Jimmy Garoppolo seems like the most likely candidate to move on this year's quarterback carousel.Ronald Martinez/Getty

The market for veteran quarterbacks should be hotter this year, because it’s not supposed to be the best year for rookies. But assuming that Rodgers, Russell Wilson, and Kyler Murray stay with their teams, the veteran QB market is thin after Watson and Garoppolo.

Carson Wentz could shake free, but his stock has plummeted the last two years. And the list of free agents includes many of the uninspiring names that have been available the last several years: Teddy Bridgewater, Jameis Winston (coming off a torn ACL), Ryan Fitzpatrick, Cam Newton, Tyrod Taylor, Jacoby Brissett, Marcus Mariota, and Mitchell Trubisky. Also, Blaine Gabbert, Mike Glennon, Geno Smith, A.J. McCarron, and Colt McCoy.

The Combine will be the time for teams to determine if they are going to land Watson or Garoppolo, or if they need to consider a Plan B.

▪ The Combine is also a big week for teams to decide on using a franchise tag.

The deadline to use the tag is March 8, a day after the Combine ends. It comes with a one-year, fully guaranteed salary, and can often serve as a place-holder for a long-term deal. The top candidates for the tag, in addition to Adams, are Patriots cornerback J.C. Jackson, Chargers receiver Mike Williams, Bengals safety Jessie Bates, Titans pass rusher Harold Landry, Buccaneers cornerback Carlton Davis, Dolphins tight end Mike Gesicki, Cowboys tight end Dalton Schultz, Saints safety Marcus Williams, Chiefs offensive tackle Orlando Brown, and Jaguars offensive tackle Cam Robinson.


▪ Teams need to get their salary cap in order, too.

Every team needs to be compliant with the cap when the new league year begins. The Combine will be an important time for teams and agents to meet with players to discuss extensions, pay cuts, and releases.

The salary cap is expected to jump from $182.5 million to $208.2 million. Still, 12 teams are currently projected to be over the cap: the Buccaneers, Cardinals, 49ers, Bills, Falcons, Titans, Giants, Vikings, Rams, Cowboys, Packers, and Saints. And a team such as the Patriots, with only about $5 million in effective cap space, needs to do some maneuvering.


Viewers are measure of event’s popularity

The NFL Scouting Combine has become a TV event of its own.Darron Cummings/Associated Press

A few notes on the Combine, which runs March 1-7 in Indianapolis:

▪ The event is back after being scrapped in 2021 because of the pandemic. The changes from 2020 remain — namely, that the on-field drills will be held in prime time. Quarterbacks, receivers, and tight ends will do their drills Thursday night. Offensive linemen and running backs will go Friday, defensive linemen and linebackers Saturday, and defensive backs, kickers, and special teamers Sunday.

The live TV component is likely why the threat of a boycott from approximately 150 of the 324 participants was so effective in eliminating the “bubble” concept, which was initially planned for the draft prospects. NFL Network, which has exclusive rights to the event, is planning on more than 50 hours of live coverage, including seven hours of programming Thursday night with the quarterbacks and receivers.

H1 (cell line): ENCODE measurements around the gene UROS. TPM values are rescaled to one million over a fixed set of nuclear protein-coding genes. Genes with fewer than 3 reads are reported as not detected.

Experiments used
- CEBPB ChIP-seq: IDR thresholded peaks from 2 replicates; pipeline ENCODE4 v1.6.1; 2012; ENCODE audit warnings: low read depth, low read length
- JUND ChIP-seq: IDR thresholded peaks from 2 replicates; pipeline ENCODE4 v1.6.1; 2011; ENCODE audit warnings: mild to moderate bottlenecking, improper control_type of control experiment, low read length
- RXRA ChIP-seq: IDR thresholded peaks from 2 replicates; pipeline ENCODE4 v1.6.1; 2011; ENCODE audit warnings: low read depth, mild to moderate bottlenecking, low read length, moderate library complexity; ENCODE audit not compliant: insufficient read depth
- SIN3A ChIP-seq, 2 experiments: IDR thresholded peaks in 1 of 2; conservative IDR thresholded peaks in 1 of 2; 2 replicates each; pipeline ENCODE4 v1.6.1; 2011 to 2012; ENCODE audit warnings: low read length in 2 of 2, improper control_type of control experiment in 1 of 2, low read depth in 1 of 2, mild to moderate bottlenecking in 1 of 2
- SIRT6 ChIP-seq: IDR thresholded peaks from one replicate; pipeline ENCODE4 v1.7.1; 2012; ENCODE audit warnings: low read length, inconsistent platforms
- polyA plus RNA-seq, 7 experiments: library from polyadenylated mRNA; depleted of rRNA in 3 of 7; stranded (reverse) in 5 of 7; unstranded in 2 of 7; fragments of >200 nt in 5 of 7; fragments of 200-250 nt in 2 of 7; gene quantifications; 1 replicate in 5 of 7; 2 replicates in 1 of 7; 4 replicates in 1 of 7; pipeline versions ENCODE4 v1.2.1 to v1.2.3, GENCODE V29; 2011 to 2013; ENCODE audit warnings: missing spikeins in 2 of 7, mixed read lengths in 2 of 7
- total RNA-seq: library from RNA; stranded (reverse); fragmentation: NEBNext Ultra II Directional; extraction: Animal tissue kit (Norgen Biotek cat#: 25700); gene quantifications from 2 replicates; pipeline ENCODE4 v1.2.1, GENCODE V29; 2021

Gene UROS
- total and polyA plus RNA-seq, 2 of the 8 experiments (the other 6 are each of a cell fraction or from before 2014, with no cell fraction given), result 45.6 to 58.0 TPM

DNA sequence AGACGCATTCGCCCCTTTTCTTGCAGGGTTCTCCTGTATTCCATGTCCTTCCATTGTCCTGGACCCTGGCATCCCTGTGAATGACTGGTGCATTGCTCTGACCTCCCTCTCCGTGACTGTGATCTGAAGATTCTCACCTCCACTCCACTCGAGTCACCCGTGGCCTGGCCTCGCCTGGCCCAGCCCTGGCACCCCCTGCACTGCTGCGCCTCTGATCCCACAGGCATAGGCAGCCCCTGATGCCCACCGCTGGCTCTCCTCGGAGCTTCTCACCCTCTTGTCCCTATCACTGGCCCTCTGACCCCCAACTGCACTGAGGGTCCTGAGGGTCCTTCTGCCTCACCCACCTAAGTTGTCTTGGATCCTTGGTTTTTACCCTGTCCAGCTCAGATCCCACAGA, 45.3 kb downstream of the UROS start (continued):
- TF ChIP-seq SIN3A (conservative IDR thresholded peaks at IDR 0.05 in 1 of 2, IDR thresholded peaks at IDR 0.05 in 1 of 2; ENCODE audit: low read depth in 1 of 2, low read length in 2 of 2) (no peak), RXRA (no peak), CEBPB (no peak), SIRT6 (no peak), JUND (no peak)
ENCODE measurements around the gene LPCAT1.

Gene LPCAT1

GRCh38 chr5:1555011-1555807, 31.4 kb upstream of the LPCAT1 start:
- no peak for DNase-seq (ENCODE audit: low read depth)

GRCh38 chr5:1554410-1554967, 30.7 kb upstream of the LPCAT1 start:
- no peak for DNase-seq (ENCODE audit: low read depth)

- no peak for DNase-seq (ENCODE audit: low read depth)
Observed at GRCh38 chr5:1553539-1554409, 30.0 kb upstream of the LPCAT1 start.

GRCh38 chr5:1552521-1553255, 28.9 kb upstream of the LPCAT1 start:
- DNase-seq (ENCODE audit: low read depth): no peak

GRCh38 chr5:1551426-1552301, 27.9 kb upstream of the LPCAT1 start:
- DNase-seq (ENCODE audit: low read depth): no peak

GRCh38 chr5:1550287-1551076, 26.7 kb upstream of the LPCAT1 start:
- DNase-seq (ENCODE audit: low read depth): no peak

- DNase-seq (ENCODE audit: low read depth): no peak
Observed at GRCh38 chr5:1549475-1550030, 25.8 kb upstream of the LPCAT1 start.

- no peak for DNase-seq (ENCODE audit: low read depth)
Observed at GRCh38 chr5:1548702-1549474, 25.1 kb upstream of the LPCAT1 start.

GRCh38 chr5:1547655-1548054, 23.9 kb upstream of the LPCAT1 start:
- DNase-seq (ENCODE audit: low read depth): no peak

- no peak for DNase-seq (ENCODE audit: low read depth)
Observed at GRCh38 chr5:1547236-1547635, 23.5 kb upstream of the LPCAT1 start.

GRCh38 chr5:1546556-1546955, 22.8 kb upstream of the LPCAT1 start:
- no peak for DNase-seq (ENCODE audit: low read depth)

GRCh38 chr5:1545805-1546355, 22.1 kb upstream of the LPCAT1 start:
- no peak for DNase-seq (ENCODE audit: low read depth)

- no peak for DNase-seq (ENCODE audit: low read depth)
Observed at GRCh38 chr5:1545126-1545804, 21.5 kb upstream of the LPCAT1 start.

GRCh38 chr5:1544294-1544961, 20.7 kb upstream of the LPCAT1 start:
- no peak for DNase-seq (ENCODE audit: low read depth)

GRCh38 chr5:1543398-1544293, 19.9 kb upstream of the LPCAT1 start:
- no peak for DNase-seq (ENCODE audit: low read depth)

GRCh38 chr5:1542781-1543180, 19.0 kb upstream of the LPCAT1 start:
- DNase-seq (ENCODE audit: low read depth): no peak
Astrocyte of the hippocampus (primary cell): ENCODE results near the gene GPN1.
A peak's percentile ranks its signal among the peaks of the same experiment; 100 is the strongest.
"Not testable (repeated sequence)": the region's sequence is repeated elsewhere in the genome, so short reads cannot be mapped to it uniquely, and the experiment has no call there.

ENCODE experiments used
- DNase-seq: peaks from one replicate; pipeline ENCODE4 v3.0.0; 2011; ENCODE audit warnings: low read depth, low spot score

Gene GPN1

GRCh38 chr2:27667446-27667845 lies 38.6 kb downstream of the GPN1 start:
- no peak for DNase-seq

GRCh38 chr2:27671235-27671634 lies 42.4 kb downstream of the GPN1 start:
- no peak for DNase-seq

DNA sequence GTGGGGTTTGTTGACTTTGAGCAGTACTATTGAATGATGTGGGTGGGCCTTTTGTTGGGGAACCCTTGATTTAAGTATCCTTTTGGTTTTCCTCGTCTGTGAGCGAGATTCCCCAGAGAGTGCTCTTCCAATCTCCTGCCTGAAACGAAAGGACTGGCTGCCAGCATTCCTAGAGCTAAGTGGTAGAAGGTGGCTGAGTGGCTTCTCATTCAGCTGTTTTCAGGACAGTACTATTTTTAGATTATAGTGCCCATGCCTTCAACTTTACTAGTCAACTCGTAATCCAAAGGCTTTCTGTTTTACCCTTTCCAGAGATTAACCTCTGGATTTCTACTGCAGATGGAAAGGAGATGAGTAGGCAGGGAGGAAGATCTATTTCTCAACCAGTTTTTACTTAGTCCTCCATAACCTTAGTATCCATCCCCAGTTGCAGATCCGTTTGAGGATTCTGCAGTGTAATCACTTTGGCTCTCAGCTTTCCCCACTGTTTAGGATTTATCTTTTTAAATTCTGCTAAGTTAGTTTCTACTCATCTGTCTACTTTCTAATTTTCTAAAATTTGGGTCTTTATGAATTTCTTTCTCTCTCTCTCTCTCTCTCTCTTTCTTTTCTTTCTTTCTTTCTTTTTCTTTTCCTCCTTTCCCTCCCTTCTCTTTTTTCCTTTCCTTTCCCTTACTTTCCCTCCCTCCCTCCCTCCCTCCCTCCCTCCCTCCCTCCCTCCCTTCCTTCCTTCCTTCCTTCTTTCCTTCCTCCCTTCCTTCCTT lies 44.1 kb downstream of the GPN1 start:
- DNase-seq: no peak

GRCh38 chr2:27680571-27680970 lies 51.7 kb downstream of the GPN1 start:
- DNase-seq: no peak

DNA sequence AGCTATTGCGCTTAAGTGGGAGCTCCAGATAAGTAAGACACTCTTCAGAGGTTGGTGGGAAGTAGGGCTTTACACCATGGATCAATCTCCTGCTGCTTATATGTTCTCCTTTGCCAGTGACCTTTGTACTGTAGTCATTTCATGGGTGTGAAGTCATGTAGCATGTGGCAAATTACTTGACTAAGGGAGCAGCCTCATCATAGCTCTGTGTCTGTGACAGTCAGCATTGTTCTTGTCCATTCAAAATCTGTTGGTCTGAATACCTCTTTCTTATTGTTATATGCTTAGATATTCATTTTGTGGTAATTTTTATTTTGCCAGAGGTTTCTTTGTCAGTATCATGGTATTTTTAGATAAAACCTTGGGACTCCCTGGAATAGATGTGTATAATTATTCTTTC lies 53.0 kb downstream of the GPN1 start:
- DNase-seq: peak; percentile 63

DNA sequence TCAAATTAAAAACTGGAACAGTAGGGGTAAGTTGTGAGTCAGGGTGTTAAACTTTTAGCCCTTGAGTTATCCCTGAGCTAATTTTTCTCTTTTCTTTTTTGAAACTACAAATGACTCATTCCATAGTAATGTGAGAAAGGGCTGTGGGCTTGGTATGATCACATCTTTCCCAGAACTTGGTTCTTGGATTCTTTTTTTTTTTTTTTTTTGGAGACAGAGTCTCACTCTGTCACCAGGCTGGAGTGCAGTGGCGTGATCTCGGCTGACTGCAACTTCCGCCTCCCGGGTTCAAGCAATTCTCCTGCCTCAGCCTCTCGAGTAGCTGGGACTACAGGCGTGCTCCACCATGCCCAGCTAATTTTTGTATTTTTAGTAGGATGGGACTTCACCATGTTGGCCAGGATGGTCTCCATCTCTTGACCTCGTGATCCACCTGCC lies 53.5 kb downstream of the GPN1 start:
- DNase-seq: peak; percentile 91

The NFL has turned the Combine into a made-for-TV event, and you need the actors (who aren’t getting paid) to participate.

▪ Georgia has the most invitees of any school with 14, followed by Alabama and Oklahoma (11), LSU and Texas A&M (9), and Cincinnati, Michigan, Mississippi, Penn State, and surprisingly Arizona State (8). Clemson only has four invitees this year.

Also represented at the Combine: Fordham, Liberty, Sam Houston State, Southern Utah, Fayetteville State, and Culver-Stockton College, an NAIA school in Missouri with an enrollment of 1,000.

▪ Three local colleges will have players at the Combine, as well. Boston College will send three: linebacker Isaiah Graham-Mobley, and offensive linemen Zion Johnson and Alec Lindstrom, whose older brother, Chris, was a first-round pick by the Falcons in 2019.

UConn will be represented by defensive lineman Travis Jones and Brown is sending quarterback E.J. Perry.

▪ Speaking of quarterbacks, this year’s class has a distinct small-school feel. Of the 15 invited to the Combine, eight come from outside the Power Five conferences (I include Notre Dame in the Power Five), from places such as Western Michigan, Liberty, Kent State, and Southeast Louisiana.

▪ Most of the NFL’s head coaches and GMs will also hold news conferences over the first two days of the Combine. You’ll be shocked to learn that the Patriots are the only team that doesn’t plan on making their head coach or GM available. Bill Belichick hasn’t spoken at the Combine since 2014.


Mulligan’s journey an inspirational story

Maine native Matthew Mulligan went from a tiny town up north to a lengthy NFL career without even playing high school football.Barry Chin/Globe Staff

Matthew Mulligan certainly never expected to have a nine-year NFL career, including a stop with the Patriots in 2013 that included catching a touchdown pass from Tom Brady. He grew up in the small Northern Maine town of Enfield (population around 1,100), his graduating high school class had 38 kids, and Mulligan never even played organized football until the University of Maine.